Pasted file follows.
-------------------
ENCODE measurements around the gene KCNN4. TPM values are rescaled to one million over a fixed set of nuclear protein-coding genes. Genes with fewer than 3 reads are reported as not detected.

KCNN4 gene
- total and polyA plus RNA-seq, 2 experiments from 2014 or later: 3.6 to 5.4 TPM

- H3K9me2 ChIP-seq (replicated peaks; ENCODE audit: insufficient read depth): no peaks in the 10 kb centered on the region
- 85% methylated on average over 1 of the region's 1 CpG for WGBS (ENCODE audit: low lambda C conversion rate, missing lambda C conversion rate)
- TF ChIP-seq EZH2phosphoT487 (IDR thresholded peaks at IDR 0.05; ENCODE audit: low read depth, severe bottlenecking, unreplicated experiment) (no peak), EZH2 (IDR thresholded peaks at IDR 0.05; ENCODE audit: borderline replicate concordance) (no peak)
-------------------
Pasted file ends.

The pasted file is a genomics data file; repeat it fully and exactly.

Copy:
ENCODE measurements around the gene KCNN4. TPM values are rescaled to one million over a fixed set of nuclear protein-coding genes. Genes with fewer than 3 reads are reported as not detected.

KCNN4 gene
- total and polyA plus RNA-seq, 2 experiments from 2014 or later: 3.6 to 5.4 TPM

- H3K9me2 ChIP-seq (replicated peaks; ENCODE audit: insufficient read depth): no peaks in the 10 kb centered on the region
- 85% methylated on average over 1 of the region's 1 CpG for WGBS (ENCODE audit: low lambda C conversion rate, missing lambda C conversion rate)
- TF ChIP-seq EZH2phosphoT487 (IDR thresholded peaks at IDR 0.05; ENCODE audit: low read depth, severe bottlenecking, unreplicated experiment) (no peak), EZH2 (IDR thresholded peaks at IDR 0.05; ENCODE audit: borderline replicate concordance) (no peak)